With Seal Beach's budget woes continuing to worsen, the City Council has voted to hold public hearings on a plan that could more than double the utility-users tax.
The vote last week marked the council's first official action on the often-discussed idea, which if approved would increase the tax that residents pay on monthly telephone, gas and electric bills from 5% to as much as 11%.
Though council members were quick to point out that Monday's unanimous vote in no way means the tax increase is a done deal, some city officials see the proposal as one of the few available ways to balance the budget without making sharp cuts in city services.
Seal Beach faces a budget shortfall of $1.4 million to $1.6 million as a result of state funding cuts coupled with a recent California Supreme Court ruling that requires the city to refund about $500,000 in sales tax revenue to aerospace companies located in the city.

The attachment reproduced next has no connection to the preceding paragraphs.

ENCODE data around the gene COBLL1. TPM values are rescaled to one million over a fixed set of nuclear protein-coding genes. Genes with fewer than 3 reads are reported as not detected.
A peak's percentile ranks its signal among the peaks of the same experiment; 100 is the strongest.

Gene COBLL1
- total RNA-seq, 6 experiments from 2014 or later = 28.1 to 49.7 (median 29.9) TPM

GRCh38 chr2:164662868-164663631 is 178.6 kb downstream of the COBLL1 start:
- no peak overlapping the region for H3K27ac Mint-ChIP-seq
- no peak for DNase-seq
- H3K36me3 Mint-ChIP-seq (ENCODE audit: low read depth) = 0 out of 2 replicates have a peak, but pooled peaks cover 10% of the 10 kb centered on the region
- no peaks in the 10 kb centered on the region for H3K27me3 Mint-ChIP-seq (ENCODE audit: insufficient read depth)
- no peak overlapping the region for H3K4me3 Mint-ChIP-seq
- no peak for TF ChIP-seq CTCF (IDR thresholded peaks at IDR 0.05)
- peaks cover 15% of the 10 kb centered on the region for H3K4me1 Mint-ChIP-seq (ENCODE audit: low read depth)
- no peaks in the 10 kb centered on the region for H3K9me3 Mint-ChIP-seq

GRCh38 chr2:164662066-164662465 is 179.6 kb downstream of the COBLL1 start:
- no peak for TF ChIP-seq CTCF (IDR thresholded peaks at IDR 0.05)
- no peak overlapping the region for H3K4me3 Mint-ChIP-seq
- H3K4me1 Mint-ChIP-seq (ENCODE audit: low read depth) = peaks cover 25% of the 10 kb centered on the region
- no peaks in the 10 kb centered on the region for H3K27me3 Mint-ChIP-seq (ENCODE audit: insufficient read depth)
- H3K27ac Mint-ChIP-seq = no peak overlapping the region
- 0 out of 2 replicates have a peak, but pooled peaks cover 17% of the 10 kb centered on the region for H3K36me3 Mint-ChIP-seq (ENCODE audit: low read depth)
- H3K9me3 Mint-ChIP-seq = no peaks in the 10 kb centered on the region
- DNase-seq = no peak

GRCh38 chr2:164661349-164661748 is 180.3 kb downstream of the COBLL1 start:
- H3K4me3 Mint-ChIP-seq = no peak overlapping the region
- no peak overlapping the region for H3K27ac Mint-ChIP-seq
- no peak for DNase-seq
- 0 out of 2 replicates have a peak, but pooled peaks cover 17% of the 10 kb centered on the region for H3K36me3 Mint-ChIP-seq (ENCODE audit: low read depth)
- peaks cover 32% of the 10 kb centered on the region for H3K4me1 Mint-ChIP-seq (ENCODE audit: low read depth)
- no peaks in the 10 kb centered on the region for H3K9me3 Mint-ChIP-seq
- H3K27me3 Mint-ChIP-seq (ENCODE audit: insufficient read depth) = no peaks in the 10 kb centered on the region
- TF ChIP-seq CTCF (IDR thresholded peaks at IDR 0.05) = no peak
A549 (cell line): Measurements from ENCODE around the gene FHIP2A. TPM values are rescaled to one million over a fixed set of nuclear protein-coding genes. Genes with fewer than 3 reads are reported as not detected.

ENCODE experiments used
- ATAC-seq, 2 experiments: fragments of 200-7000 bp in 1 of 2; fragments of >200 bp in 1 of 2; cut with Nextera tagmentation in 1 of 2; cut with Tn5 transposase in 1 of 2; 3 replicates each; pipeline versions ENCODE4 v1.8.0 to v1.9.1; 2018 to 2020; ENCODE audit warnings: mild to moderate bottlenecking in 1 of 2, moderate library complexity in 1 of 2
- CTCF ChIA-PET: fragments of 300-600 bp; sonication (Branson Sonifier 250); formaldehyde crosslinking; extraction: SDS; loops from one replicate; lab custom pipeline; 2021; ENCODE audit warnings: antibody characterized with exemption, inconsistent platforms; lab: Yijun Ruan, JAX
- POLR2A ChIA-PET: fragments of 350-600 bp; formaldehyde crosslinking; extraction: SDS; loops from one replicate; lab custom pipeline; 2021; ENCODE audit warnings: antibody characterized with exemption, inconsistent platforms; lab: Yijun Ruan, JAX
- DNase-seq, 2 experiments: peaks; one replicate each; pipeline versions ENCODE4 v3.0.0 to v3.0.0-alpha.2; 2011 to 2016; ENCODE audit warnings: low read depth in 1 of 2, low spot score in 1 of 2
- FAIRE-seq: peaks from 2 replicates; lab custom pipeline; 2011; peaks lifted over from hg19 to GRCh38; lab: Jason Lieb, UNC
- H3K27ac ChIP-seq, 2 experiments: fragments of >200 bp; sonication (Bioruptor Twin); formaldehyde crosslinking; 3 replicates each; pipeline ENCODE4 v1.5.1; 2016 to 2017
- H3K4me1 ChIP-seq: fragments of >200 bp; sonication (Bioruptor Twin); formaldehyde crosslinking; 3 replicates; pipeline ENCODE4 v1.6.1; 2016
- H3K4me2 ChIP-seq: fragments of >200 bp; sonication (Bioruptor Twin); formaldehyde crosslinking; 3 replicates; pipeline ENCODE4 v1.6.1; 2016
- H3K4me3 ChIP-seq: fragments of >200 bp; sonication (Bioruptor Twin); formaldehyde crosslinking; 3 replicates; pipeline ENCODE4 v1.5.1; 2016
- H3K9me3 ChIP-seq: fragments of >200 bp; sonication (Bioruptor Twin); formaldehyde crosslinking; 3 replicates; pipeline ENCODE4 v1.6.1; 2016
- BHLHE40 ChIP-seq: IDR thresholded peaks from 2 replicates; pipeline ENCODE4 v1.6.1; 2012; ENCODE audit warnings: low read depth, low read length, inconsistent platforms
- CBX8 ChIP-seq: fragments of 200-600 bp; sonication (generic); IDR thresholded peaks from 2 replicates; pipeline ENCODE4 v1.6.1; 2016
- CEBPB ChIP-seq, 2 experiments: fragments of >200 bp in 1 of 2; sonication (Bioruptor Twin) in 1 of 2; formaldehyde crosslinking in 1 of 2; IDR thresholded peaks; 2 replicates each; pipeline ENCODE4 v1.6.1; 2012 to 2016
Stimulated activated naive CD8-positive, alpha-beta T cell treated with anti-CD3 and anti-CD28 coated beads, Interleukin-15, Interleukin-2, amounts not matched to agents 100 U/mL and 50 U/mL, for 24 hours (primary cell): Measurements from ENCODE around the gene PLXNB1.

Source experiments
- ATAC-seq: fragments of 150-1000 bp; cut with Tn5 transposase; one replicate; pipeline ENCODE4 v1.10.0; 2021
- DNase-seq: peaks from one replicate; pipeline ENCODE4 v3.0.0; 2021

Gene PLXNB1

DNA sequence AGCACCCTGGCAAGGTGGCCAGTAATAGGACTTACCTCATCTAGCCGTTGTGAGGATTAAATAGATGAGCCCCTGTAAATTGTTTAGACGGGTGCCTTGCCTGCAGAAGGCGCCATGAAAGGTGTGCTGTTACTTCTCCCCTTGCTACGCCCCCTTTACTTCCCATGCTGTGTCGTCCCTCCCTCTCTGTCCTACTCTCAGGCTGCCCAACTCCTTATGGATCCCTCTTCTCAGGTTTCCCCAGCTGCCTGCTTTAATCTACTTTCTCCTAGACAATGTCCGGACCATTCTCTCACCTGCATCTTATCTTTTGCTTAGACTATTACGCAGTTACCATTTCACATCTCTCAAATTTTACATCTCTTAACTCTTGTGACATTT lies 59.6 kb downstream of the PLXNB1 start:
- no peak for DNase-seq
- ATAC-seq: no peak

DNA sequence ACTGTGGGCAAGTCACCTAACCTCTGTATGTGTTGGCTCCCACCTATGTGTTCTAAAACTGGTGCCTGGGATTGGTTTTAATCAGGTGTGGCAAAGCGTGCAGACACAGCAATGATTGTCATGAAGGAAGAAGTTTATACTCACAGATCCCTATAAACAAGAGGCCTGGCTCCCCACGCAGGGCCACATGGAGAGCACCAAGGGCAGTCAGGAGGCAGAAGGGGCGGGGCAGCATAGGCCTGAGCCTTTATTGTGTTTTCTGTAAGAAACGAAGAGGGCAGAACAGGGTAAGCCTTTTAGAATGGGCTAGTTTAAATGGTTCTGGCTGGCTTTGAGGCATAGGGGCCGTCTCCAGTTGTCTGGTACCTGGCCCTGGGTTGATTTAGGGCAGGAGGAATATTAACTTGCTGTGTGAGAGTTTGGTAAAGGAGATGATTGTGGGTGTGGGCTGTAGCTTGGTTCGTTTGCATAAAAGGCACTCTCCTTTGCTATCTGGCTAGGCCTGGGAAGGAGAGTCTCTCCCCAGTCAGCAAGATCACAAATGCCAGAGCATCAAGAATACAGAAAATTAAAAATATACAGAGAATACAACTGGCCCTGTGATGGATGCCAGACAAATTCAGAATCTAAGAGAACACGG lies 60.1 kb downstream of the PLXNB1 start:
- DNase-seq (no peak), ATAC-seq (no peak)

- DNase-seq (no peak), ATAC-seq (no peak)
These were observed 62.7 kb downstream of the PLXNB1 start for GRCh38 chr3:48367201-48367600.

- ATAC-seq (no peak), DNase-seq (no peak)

The shortfall is all the worse because it comes after three years of lean budgets that have meant sizable cuts in city spending and personnel. During the last two years, city staffing was reduced by more than 20%. In the 1990-91 fiscal year, the city spent $13 million. In the 1992-93 fiscal year, it is expected to spend $10.6 million.
Some of the officials analyzing next year's fiscal situation doubt that there is any more fat to be cut from the budget.
"Future reductions in expenses and staff would result in the elimination of some services," City Manager Jerry L. Bankston said this week.
Hearings on increasing the utility tax will take place during the next few months, but no dates have been set.
The council will have the option of leaving the tax at 5% or increasing it to as much as 11%. Officials said an increase of 5 or 6 percentage points would probably make up for the state cuts and the ruling on the aerospace companies. Any smaller tax hike would probably require further city spending cuts.
But few believe that even a maximum tax increase will offer much solace.
Bankston pointed out that Seal Beach will need additional funds to replace several aging police cars and might also face a $67,000 increase in county fire protection fees for next year.
Council members have had little to say about the possible tax increase so far, though some have reacted negatively to the idea of making radical budget cuts.